(by Mikael Thalen, IW) -- The Navy’s primary law enforcement agency has been conducting illegal surveillance operations against countless civilian computers for the past several years, a federal appeals court found last week.
Documents obtained by the Courthouse News Service reveal a 2010 case in which a Naval Criminal Investigative Service Agent in Georgia used an advanced surveillance software program known as “RoundUp” to scan every civilian computer in Washington state for child pornography.
NCIS Agent Steve Logan was able to locate one suspect, Washington-resident Michael Dreyer, and immediately turned the information over to police, who subpoenaed Dreyer’s internet service provider with the FBI. Dreyer was charged in federal court after the officers, and Homeland Security at a later date, used the illegally-obtained data to acquire a search warrant for his house.
After Dreyer’s lawyers questioned the search warrant’s legitimacy, Navy representatives claimed that the initial surveillance operation was justified due to Washington state’s heavy “saturation” of Navy personnel and Dreyer’s prior military service.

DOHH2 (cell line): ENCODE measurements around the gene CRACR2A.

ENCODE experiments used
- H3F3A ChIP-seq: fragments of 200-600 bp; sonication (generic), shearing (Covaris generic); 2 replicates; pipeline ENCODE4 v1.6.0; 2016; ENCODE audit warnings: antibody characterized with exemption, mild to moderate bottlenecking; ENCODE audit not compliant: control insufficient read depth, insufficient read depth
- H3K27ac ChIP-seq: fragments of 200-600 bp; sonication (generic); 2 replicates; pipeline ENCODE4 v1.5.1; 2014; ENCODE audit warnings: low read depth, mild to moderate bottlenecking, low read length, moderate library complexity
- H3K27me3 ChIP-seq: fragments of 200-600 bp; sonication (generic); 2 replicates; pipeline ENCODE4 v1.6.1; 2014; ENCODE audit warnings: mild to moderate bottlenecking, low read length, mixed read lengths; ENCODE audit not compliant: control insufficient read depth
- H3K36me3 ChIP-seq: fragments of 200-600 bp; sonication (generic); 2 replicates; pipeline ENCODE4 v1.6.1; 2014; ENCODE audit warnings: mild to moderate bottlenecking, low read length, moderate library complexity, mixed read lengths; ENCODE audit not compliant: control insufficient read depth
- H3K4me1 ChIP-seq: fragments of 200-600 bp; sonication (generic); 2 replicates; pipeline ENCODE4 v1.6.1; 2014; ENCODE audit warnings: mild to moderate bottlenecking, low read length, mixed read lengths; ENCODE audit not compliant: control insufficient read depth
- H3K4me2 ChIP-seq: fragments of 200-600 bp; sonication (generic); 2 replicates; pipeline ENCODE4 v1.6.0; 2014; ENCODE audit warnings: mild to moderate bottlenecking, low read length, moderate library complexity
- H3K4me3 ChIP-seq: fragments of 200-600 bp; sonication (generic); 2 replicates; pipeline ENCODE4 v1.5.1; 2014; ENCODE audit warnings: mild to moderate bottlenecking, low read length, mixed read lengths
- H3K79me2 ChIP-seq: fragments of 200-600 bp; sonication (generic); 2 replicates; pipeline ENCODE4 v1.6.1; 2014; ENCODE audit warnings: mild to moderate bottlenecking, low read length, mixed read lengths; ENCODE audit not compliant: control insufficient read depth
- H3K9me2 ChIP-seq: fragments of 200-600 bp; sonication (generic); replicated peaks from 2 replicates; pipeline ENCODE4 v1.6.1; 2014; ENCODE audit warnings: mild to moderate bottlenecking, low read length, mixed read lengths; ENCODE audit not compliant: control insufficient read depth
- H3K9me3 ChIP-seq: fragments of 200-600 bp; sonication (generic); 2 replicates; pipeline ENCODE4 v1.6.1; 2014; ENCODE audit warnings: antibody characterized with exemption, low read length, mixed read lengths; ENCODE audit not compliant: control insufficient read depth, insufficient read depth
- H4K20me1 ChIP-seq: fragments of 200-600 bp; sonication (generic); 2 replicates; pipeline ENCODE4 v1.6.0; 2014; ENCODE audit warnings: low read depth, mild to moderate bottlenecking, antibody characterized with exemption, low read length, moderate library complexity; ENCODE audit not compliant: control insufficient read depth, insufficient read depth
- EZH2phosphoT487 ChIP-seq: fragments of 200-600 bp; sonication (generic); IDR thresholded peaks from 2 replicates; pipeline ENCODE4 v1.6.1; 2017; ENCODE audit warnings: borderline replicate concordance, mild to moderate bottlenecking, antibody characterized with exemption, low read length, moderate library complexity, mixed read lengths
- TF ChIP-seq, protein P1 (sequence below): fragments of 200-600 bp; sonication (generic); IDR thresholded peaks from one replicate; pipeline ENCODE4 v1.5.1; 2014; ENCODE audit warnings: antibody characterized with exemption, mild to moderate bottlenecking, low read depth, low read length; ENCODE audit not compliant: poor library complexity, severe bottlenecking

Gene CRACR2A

A panel of the Ninth District Court of Appeals in San Francisco disagreed, stating that the search never targeted specific military bases or personnel but instead searched millions of computers not associated with the military.
“To accept that position would mean that NCIS agents could, for example, routinely stop suspected drunk drivers in downtown Seattle on the off-chance that a driver is a member of the military, and then turn over all information collected about civilians to the Seattle Police Department for prosecution,” wrote Judge Marsha Berzon.
While possession of child pornography is undoubtedly the most vile of offenses, the government’s use of dragnet surveillance against millions of Americans not suspected of a crime still remains unconstitutional.
“This is, literally, the militarization of the police,” defense attorney Erik Levin told the San Francisco Chronicle. “They have enough funding that they can go out and stray from the core mission of national security and get into local law enforcement.”
Unsurprisingly, the case also revealed the illegal surveillance practice to be a regular occurrence inside the Navy.
“So far as we can tell from the record, it has become a routine practice for the Navy to conduct surveillance of all the civilian computers in an entire state to see whether any child pornography can be found on them, and then to turn over the information to civilian law enforcement when no military connection exists,” the ruling states.
“We have here abundant evidence that the violation at issue has occurred repeatedly and frequently, and that the government believes that its conduct is permissible, despite prior cautions by our court and others that military personnel, including NCIS agents, may not enforce the civilian laws.”
The Navy, like countless other government agencies, may also be engaged in “parallel construction,” a technique used by law enforcement to conceal when data is provided illegally by federal agencies.